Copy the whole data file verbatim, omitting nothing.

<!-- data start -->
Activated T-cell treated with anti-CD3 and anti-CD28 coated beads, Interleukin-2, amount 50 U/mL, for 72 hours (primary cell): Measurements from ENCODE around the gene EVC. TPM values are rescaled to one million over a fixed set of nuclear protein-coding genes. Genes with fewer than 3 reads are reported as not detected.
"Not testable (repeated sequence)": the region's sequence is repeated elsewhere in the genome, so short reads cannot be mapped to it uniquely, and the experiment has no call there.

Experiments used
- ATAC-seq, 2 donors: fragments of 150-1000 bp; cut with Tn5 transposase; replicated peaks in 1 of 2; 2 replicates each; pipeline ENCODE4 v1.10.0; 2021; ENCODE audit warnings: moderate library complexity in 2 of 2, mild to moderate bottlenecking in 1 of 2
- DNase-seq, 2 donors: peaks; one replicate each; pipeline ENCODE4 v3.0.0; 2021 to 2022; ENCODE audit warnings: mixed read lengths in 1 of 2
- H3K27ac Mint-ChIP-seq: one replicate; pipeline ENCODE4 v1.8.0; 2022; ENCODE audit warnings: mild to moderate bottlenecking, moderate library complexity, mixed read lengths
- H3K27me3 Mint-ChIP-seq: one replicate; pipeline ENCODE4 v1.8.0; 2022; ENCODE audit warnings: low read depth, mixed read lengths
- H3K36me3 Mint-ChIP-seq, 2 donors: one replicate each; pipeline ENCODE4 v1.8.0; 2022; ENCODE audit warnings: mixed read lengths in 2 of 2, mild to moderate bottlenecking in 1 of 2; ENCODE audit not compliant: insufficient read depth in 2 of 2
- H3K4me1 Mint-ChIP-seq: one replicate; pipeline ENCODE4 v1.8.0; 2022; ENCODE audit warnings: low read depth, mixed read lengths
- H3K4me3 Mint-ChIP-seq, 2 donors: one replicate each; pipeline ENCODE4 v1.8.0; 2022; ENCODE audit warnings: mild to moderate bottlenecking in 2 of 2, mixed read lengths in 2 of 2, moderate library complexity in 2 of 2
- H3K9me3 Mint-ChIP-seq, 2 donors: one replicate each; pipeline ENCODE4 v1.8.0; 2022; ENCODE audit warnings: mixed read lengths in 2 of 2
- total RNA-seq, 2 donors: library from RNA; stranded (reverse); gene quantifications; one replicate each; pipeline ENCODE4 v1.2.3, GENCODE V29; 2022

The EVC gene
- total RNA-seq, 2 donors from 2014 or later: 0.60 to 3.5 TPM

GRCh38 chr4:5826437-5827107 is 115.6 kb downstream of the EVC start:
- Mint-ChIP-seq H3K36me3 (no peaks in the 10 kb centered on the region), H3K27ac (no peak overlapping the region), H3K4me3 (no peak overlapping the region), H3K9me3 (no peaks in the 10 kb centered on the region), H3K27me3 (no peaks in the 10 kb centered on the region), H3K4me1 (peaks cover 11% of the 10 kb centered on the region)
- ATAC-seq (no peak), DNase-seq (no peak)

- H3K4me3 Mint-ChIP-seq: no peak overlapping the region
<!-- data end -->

Activated T-cell treated with anti-CD3 and anti-CD28 coated beads, Interleukin-2, amount 50 U/mL, for 72 hours (primary cell): Measurements from ENCODE around the gene EVC. TPM values are rescaled to one million over a fixed set of nuclear protein-coding genes. Genes with fewer than 3 reads are reported as not detected.
"Not testable (repeated sequence)": the region's sequence is repeated elsewhere in the genome, so short reads cannot be mapped to it uniquely, and the experiment has no call there.

Experiments used
- ATAC-seq, 2 donors: fragments of 150-1000 bp; cut with Tn5 transposase; replicated peaks in 1 of 2; 2 replicates each; pipeline ENCODE4 v1.10.0; 2021; ENCODE audit warnings: moderate library complexity in 2 of 2, mild to moderate bottlenecking in 1 of 2
- DNase-seq, 2 donors: peaks; one replicate each; pipeline ENCODE4 v3.0.0; 2021 to 2022; ENCODE audit warnings: mixed read lengths in 1 of 2
- H3K27ac Mint-ChIP-seq: one replicate; pipeline ENCODE4 v1.8.0; 2022; ENCODE audit warnings: mild to moderate bottlenecking, moderate library complexity, mixed read lengths
- H3K27me3 Mint-ChIP-seq: one replicate; pipeline ENCODE4 v1.8.0; 2022; ENCODE audit warnings: low read depth, mixed read lengths
- H3K36me3 Mint-ChIP-seq, 2 donors: one replicate each; pipeline ENCODE4 v1.8.0; 2022; ENCODE audit warnings: mixed read lengths in 2 of 2, mild to moderate bottlenecking in 1 of 2; ENCODE audit not compliant: insufficient read depth in 2 of 2
- H3K4me1 Mint-ChIP-seq: one replicate; pipeline ENCODE4 v1.8.0; 2022; ENCODE audit warnings: low read depth, mixed read lengths
- H3K4me3 Mint-ChIP-seq, 2 donors: one replicate each; pipeline ENCODE4 v1.8.0; 2022; ENCODE audit warnings: mild to moderate bottlenecking in 2 of 2, mixed read lengths in 2 of 2, moderate library complexity in 2 of 2
- H3K9me3 Mint-ChIP-seq, 2 donors: one replicate each; pipeline ENCODE4 v1.8.0; 2022; ENCODE audit warnings: mixed read lengths in 2 of 2
- total RNA-seq, 2 donors: library from RNA; stranded (reverse); gene quantifications; one replicate each; pipeline ENCODE4 v1.2.3, GENCODE V29; 2022

The EVC gene
- total RNA-seq, 2 donors from 2014 or later: 0.60 to 3.5 TPM

GRCh38 chr4:5826437-5827107 is 115.6 kb downstream of the EVC start:
- Mint-ChIP-seq H3K36me3 (no peaks in the 10 kb centered on the region), H3K27ac (no peak overlapping the region), H3K4me3 (no peak overlapping the region), H3K9me3 (no peaks in the 10 kb centered on the region), H3K27me3 (no peaks in the 10 kb centered on the region), H3K4me1 (peaks cover 11% of the 10 kb centered on the region)
- ATAC-seq (no peak), DNase-seq (no peak)

- H3K4me3 Mint-ChIP-seq: no peak overlapping the region